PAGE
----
Researchers have been studying ways to improve the nutrition of older people who have difficulty swallowing food.
Dysphagia is a disorder in which an individual’s ability to swallow is compromised. This can lead to a number of conditions including malnutrition. One of the ways in which the disorder is managed is to modify the diet, whereby drinks are thickened by adding different polysaccharides. These polysaccharides, for example xanthan gum, all confer different levels of viscosity to liquids; in addition their behaviour in digestion varies.
Researchers from the Department of Food Science and Technology, Kaunas University of Technology, Kaunas, Lithuania, have investigated the use of different protein-based formulations for beverages suitable for elderly people with dysphagia. Their work has been published in Journal of the Science of Food and Agriculture.
First the beverages were formulated from different sources of dairy and pea protein. The protein quality was evaluated in terms of its ability to meet the amino acid needs of older people and the viscosity of the fluids. Secondly the polysaccharide konjac glucomannan, considered to be an indigestible dietary fibre, was used as the thickener of a milk protein formulation. Another goal of the research was to compare the digestion behaviour of protein formulations with similar viscosity but different protein composition and quality. The research team also investigated how easily the protein-based beverages could be consumed by those with dysphagia.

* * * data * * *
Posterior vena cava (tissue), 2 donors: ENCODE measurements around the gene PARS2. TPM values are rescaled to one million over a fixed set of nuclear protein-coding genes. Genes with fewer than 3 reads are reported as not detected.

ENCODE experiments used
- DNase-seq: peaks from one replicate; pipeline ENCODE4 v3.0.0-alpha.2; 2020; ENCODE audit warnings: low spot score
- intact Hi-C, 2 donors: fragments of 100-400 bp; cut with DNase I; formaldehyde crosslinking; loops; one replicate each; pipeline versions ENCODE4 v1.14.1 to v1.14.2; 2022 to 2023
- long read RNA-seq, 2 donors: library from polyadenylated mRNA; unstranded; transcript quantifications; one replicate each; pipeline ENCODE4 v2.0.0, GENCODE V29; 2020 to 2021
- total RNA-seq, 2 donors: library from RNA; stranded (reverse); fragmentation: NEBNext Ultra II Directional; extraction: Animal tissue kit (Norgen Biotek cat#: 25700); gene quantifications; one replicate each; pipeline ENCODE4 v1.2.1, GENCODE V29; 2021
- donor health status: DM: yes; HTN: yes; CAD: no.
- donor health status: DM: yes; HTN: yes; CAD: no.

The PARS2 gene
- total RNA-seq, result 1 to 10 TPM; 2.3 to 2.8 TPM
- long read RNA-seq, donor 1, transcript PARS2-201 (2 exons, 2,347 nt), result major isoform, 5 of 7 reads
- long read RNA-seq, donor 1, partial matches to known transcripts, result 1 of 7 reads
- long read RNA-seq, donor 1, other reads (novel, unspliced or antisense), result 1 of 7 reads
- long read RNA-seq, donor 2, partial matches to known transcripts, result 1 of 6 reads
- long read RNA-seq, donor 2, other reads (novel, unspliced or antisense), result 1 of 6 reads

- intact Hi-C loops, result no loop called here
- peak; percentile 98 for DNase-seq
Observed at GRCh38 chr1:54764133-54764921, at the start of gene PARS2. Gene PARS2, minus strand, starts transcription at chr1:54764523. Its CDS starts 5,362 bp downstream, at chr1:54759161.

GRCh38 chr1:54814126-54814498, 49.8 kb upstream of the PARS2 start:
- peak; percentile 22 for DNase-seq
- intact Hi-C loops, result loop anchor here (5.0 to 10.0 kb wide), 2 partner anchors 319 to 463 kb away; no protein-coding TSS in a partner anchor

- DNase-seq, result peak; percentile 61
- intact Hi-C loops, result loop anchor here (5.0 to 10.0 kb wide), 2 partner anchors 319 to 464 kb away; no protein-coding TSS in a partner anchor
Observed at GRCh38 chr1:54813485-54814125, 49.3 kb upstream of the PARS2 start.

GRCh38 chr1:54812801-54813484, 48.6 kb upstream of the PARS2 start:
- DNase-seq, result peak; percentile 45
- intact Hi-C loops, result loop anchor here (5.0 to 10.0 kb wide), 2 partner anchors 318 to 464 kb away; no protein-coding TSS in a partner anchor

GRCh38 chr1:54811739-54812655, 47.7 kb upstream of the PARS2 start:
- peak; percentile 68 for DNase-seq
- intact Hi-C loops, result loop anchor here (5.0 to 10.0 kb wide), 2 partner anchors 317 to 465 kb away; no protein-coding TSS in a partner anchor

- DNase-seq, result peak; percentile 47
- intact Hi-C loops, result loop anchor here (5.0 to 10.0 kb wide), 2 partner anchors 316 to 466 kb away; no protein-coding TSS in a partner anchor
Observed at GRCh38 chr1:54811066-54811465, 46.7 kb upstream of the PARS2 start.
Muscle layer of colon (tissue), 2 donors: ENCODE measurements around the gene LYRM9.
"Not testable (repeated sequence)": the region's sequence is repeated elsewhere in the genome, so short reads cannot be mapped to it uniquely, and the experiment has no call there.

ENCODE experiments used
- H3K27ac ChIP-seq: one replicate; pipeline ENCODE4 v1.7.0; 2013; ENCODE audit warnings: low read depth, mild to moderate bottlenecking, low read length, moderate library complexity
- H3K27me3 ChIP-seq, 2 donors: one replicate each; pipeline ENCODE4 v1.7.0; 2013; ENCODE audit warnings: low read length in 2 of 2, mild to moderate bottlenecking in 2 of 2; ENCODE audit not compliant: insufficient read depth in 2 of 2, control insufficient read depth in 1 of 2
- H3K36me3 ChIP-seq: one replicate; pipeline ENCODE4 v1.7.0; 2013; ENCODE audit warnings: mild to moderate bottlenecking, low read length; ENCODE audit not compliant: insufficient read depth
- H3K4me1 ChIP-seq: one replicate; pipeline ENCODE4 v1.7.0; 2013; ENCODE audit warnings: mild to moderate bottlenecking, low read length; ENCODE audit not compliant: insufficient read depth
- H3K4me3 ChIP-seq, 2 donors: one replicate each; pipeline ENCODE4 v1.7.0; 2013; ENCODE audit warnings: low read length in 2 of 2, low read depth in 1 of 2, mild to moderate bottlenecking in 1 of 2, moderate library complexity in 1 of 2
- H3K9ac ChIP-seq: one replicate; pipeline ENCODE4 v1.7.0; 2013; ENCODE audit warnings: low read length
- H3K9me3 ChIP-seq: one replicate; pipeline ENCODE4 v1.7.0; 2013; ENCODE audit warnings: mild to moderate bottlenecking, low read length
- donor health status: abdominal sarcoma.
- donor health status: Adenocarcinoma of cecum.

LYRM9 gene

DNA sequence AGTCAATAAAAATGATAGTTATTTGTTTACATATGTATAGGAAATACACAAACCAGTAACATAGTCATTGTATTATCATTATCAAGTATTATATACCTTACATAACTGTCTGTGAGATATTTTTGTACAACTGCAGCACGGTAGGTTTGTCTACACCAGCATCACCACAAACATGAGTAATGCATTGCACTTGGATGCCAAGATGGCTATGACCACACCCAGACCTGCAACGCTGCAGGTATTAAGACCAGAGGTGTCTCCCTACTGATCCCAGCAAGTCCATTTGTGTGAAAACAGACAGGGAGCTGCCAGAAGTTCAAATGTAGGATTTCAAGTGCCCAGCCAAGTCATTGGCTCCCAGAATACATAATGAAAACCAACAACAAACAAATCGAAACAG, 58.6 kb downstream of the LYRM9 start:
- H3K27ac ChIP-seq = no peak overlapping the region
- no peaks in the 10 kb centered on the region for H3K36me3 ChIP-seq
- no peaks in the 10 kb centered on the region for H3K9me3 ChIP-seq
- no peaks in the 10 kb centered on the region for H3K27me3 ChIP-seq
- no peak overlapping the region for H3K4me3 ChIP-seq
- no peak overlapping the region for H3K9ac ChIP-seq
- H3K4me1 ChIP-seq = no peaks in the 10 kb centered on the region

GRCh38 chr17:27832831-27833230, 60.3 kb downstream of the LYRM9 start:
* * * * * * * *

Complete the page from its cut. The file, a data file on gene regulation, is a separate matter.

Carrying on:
Properties of the fluids investigate included rheological characterisation of the protein formulation, an in vitro digestion model, along with the determination of free α-amino groups by fluorescamine assay.
The research team concluded that ‘Geriatric consumers with swallowing difficulties may benefit from ‘honey’-level viscosity, protein-based beverages containing pea and milk proteins through faster proteolysis and better bioaccessability of amino acids during digestion.’
In addition the researchers noted that geriatric consumers with swallowing difficulties described the beverages as ‘comfortable’ due to good product texture attributes (viscosity and creaminess).